It was an age of exploration; the Spanish were discovering new lands filled with old empires, the Ottoman Empire was declining just as Russia was expanding, the Holy Roman Empire was entangling itself in nearly every facet of politics, the elves formed their own city in the middle of the Atlantic Ocean, the Rakshasa of the Gold Empire were at war with the Egyptians, the Mongol Empire was making a comeback after a resurrection of the great Genghis Khan… Wait, what?
Chronica: Age of Exploration is a Pathfinder campaign setting for those of you who love alternate history to the extreme. Taking place during the 16th and 17th century, this setting takes some staples of Pathfinder – elves, gnomes, halflings, and magic – along with new and unique creatures specifically for the world – avitu (aarakocra on steroids), hematu (lizardfolk), and half-rakshasa (pretty self explanatory) – while also introducing diverse technologies and combinations in science and magic that give this world a rather interesting flavor. They don’t just attempt to dump their fantasy into the real world with little to no reasoning however, but instead alter the history of the world to make the inclusion of magic and the fantastical more entrenched. In fact, magic plays a major part in the regional development of the Asian and African continents that causes it to diverge greatly from true history.
The resurgence of the Mongol Empire to battle for territory against a rising Russian society and a declining Ottoman Empire is definitely not the only thing that will provide a conflicted campaign in this setting though. A deep and dark battle in Africa between the Egyptians and the half-rakshasian Gold Empire is sure to keep Anubis busy, while the Holy Roman Empire is sure to keep the French and Spanish on edge. And speaking of Spain, I’m sure the Olmec won’t be too pleased when Spanish Conquistadors (one of the many prestige classes available, by the way) show up on their shores in search of riches.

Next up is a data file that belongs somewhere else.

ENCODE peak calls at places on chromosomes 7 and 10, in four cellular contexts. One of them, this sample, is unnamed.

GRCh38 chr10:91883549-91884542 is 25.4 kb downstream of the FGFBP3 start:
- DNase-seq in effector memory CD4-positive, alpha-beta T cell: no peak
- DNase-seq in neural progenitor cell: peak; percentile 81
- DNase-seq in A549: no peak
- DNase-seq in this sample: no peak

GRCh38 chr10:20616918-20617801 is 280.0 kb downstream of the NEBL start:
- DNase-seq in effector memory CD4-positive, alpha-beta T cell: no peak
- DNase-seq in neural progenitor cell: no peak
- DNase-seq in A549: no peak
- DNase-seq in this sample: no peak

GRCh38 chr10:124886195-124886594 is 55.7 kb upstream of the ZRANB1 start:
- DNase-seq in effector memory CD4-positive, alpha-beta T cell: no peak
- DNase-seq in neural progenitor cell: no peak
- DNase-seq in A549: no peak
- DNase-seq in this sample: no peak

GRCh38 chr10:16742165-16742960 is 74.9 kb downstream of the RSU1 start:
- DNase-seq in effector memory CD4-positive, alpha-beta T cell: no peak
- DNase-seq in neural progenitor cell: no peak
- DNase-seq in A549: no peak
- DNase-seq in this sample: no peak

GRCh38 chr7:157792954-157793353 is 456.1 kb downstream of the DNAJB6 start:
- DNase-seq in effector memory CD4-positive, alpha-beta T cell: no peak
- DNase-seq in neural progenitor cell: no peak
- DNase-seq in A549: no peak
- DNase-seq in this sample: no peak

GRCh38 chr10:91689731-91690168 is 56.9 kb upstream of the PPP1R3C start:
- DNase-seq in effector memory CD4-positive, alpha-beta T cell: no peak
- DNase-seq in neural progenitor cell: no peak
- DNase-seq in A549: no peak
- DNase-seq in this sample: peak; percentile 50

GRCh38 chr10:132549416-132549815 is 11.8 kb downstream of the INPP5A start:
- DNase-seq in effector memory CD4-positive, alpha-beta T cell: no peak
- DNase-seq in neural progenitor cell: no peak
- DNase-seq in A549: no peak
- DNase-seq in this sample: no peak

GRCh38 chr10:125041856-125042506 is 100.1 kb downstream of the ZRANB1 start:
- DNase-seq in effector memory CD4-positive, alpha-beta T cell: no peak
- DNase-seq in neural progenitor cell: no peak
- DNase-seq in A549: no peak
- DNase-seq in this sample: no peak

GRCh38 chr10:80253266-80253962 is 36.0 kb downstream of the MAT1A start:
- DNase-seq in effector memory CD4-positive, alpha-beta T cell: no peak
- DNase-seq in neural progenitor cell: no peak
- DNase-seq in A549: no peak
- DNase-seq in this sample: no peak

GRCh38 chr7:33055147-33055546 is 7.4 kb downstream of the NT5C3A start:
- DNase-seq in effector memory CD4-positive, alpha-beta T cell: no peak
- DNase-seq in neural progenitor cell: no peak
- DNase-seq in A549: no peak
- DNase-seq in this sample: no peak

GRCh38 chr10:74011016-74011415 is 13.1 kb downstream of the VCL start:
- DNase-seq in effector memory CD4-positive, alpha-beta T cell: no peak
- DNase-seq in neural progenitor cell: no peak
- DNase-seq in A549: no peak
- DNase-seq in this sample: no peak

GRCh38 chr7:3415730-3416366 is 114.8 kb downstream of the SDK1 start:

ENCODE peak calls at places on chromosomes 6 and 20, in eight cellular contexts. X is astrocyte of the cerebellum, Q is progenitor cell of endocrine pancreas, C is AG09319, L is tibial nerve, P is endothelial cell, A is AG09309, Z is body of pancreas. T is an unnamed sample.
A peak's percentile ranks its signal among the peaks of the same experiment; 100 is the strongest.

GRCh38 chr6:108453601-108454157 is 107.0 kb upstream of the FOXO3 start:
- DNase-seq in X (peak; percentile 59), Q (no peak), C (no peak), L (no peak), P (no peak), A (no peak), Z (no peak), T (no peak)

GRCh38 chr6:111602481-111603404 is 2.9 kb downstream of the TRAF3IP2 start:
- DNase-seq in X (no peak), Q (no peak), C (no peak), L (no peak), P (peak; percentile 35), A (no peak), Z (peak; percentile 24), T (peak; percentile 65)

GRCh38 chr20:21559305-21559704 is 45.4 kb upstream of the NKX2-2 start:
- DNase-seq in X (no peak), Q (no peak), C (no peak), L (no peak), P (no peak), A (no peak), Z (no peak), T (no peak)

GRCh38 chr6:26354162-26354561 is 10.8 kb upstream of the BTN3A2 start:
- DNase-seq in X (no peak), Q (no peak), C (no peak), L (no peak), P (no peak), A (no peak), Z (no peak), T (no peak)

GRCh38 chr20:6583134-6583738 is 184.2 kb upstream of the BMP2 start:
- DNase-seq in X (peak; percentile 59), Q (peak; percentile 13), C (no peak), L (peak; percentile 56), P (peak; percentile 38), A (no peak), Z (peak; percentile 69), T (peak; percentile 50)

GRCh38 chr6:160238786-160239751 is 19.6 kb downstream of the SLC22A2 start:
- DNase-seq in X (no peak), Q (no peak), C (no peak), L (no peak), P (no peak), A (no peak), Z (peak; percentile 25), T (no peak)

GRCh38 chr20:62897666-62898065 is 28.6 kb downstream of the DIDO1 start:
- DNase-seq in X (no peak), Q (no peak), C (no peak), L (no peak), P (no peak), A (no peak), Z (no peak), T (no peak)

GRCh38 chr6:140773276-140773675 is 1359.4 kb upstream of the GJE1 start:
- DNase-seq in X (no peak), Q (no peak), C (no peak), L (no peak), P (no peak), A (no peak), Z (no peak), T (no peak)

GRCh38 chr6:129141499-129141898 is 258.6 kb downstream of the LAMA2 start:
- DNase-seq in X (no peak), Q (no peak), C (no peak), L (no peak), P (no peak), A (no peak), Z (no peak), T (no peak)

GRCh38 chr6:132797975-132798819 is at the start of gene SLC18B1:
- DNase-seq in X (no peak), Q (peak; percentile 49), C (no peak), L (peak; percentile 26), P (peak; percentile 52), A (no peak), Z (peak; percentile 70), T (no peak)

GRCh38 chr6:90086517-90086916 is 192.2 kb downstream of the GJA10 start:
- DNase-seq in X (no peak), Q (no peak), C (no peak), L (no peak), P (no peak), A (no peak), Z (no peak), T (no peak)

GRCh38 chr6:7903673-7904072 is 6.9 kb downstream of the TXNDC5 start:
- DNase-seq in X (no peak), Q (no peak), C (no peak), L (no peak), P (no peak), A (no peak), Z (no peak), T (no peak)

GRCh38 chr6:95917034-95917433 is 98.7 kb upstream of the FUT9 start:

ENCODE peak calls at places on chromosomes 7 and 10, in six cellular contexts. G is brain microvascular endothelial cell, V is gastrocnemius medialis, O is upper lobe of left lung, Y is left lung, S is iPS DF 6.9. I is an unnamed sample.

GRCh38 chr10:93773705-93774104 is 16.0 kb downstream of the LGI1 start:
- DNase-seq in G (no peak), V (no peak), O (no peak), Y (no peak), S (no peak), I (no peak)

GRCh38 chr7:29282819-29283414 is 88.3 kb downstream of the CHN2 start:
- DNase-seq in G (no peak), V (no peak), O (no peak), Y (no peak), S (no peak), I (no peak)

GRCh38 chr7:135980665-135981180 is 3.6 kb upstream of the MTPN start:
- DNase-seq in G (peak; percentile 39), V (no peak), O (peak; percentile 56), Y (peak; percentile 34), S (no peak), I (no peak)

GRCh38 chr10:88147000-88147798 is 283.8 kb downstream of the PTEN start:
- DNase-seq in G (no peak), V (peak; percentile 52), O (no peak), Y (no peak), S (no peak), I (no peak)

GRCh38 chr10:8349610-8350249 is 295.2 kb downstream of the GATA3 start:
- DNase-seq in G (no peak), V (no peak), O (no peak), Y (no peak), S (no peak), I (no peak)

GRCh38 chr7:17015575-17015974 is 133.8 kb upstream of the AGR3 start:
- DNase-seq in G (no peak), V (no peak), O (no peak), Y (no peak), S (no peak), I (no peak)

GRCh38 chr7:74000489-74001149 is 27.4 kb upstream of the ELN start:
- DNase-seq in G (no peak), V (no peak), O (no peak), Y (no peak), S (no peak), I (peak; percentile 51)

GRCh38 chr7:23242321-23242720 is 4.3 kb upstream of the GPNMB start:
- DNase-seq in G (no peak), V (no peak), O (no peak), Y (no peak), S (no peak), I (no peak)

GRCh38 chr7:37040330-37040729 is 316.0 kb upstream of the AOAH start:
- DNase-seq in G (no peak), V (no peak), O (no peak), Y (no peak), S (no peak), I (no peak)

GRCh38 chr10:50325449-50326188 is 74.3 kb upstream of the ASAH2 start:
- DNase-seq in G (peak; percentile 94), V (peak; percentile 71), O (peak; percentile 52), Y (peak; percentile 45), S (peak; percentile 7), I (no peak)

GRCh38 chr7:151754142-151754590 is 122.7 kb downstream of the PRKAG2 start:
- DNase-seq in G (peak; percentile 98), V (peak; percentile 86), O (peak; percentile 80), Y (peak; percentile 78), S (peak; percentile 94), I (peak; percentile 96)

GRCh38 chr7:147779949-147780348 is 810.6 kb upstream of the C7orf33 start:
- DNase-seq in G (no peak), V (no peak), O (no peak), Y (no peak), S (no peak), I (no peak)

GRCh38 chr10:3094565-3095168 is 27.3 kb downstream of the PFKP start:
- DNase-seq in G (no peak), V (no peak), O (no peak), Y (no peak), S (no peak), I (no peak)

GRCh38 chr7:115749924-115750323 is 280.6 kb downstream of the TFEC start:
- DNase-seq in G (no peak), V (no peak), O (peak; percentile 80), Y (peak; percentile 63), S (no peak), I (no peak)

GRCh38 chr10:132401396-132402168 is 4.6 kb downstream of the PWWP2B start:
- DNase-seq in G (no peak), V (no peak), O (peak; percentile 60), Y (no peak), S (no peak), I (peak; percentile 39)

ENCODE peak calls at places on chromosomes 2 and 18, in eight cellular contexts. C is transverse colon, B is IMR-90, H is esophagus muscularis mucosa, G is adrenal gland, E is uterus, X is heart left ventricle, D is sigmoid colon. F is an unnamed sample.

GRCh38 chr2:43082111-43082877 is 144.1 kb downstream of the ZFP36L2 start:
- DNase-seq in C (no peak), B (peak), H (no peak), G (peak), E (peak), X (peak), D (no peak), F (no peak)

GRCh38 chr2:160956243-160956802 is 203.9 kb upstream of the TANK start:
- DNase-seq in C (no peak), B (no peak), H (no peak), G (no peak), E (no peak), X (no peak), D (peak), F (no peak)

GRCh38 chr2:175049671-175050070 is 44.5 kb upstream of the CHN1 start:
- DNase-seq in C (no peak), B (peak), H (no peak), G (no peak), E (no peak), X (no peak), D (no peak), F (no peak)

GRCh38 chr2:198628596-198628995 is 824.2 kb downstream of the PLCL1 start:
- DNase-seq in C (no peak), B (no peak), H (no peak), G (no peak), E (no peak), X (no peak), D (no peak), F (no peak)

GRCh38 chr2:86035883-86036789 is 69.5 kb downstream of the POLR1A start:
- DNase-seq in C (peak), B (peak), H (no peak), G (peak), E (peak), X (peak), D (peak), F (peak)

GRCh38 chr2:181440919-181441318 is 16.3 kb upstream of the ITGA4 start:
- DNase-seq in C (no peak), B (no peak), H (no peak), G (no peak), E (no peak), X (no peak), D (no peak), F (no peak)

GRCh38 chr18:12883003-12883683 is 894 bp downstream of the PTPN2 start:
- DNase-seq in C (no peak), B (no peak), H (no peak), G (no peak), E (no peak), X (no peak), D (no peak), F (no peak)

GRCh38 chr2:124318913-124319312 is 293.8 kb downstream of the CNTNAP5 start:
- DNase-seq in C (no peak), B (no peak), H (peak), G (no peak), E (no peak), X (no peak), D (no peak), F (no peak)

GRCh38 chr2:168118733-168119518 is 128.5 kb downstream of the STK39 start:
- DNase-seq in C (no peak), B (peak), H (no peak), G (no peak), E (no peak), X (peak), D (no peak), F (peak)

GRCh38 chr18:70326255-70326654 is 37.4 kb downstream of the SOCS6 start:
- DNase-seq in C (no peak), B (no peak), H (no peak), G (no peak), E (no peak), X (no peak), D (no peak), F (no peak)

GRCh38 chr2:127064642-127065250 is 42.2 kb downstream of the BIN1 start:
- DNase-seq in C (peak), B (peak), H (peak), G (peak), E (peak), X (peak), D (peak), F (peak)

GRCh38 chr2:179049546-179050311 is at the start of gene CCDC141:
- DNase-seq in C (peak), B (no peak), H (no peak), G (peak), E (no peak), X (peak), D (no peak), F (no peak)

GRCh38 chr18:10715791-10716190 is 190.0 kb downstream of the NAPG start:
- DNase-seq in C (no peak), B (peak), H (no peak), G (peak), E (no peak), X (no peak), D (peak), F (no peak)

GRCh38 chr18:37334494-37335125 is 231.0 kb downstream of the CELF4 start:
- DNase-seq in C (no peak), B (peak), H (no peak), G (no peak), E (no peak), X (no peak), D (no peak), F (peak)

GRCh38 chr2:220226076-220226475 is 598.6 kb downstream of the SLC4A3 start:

This campaign setting doesn’t stop itself at simply supplying you with some regions, religions, and an alternate history; every region comes with it’s own bonuses, favored classes, feats, and languages. In terms of feats, there are (at this moment) 24 that are new to the setting that provide skill bonuses and unique benefits. Each region comes with its own religions that have pantheons, domains, favored weapons, and everything you’ll need to create a cleric worshiping a monotheistic, polytheistic, paganistic, shamanistic, or any -theistic religion you can think of. Prestige classes abound in this setting as well, giving each region somewhat of a hero class to exemplify their identity. And while magic doesn’t play a huge part in the world currently, it’s importance and impact within the world is certainly not diminished. The existence of magic has effected the development in science which, while not slowing down the inevitable invention of firearms, has lead to the creation of some interesting and almost steampunk-like tools and weapons that fit surprisingly well with the setting. There’s nothing quite like a half-orc explorer waving a Spanish flag while waving around a sword that arcs electricity from a battery pack on his hip.
Races, classes, religions, weapons, feats, all in a single book. And throw on top of that the fact that it is all wrapped up in a unique and enticing world setting makes for a very interesting investment. Where this product will really begin to soar is the fact that it sets up what is potentially a very exciting campaign investment. While this serves as the base for the world, I would love to see individual adventure modules and more narrowly focused products that could really help a DM create their own campaign within this setting. Overall, this product lays a very good foundation for what could possibly be a great setting and line of adventures and expansions.
So head on over to the Chronica: Age of Exploration Kickstarter to get your hands on this very enticing campaign setting.